“It was absolutely inappropriate. This is one of those cases of the tail wagging the dog. The referee is bowing to the players of one team at the expense of the other. There is never going to be any progress on this file with respect to railway safety as long as government is subordinate to private industry, especially in this case.”

Runyowa’s legal team was given access to a Memorandum of Understanding (MOU), signed in 2015 between the RCMP and the TSB, which outlines a policy of referring potentially criminal conduct to the RCMP. This procedure has been in place since the late 1990s and was reaffirmed in 2020. 

Runyowa stressed that in the aftermath of the Field derailment, the TSB was well within its authority to make the referral to the RCMP. He commented, “It was clear that as recently as 2015, the Board understood that the statutory prohibition against attributing blame did not prevent the TSB from referring the Field, BC incident to an authority that could find blame, including criminal blame, which is exactly what the TSB’s 2015 MOU with the RCMP provided for. 

“Field happens in 2019 and for whatever reason the TSB and RCMP meet up in 2020 and decide to get rid of the reference to criminal conduct. But even the balance of the remaining text of the MOU still says that they can refer cases where the RCMP may have an interest.

“So, the criminal referral bar is low. The TSB does not have to allege that the railway companies did anything criminal. They merely direct the RCMP to look into whether the actions in question may fall under the RCMP’s jurisdiction.

“The TSB has expertise that no other authority has in the highly specialized railway industry, but there is a limited exchange of information with the RCMP. The second stage of the MOU outlines what can and cannot be shared between the TSB and the RCMP, which provides the relevant balance between making criminal referrals, which is permitted, while limiting the excessive sharing of information with the RCMP, which is not permitted.

“For example, the TSB Act may ban their investigation from being used by police in any legal proceedings. So, the police can look at these reports, but they will probably have to go and reconstruct their own case. The report itself cannot be used as evidence and the investigator cannot be compelled to testify unless there is a court order to that effect. At the same time, the Act also states that the TSB findings can provide the basis for someone else to infer guilt.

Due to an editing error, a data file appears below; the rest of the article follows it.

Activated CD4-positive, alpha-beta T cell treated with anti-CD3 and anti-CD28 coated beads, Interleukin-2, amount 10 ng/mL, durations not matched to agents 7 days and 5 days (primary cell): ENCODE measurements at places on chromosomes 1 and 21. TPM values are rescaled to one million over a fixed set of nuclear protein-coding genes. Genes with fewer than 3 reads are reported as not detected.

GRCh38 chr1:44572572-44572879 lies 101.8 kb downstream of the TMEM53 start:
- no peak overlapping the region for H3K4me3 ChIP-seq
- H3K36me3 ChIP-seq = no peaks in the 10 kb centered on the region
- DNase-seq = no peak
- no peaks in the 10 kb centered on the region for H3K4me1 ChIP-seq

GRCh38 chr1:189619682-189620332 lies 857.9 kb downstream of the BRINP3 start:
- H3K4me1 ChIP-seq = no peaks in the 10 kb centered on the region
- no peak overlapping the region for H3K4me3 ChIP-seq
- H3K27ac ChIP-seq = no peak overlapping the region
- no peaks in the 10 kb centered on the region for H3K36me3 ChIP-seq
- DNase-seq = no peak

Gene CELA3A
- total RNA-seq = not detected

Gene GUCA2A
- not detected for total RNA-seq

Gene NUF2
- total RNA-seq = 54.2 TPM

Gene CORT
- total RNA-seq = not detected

“But the TSB had even stronger grounds to make a criminal referral to the RCMP on the Field, BC case. The TSB had information on multiple safety reports being made, including by Andrew Dockrell the day before he died on that same spot. So, the TSB almost had evidence that far exceeded the threshold it needed to make the referral to the RCMP.

“The TSB could have easily referred the case to the RCMP because the referral threshold in the MOU is low. There does not have to be beyond a reasonable doubt that a crime has happened to say the RCMP might have an interest. The question is, why, despite numerous deaths in the railway industry over the years, has the TSB never made a criminal referral to the RCMP?”

To date, Runyowa explained, the TSB has zero records of any referrals made to the RCMP pursuant to the MOUs. “We looked into how many cases the railway companies have ever been criminally investigated and charged in, and we found none,” he explained. “If it had not been for the intense media scrutiny, it is unlikely that the RCMP would have ever mounted a criminal investigation into the Field, BC derailment almost two years later in 2020. After paying no attention to such incidents for decades, the RCMP was dragged reluctantly into finally doing its job.” 

Runyowa continued that in their statement of defence to the lawsuit filed by Fraser, Dylan Paradis’ mother, against the Board members, the members claimed that the MOU only applies to cases where the RCMP is not knowledgeable about an incident.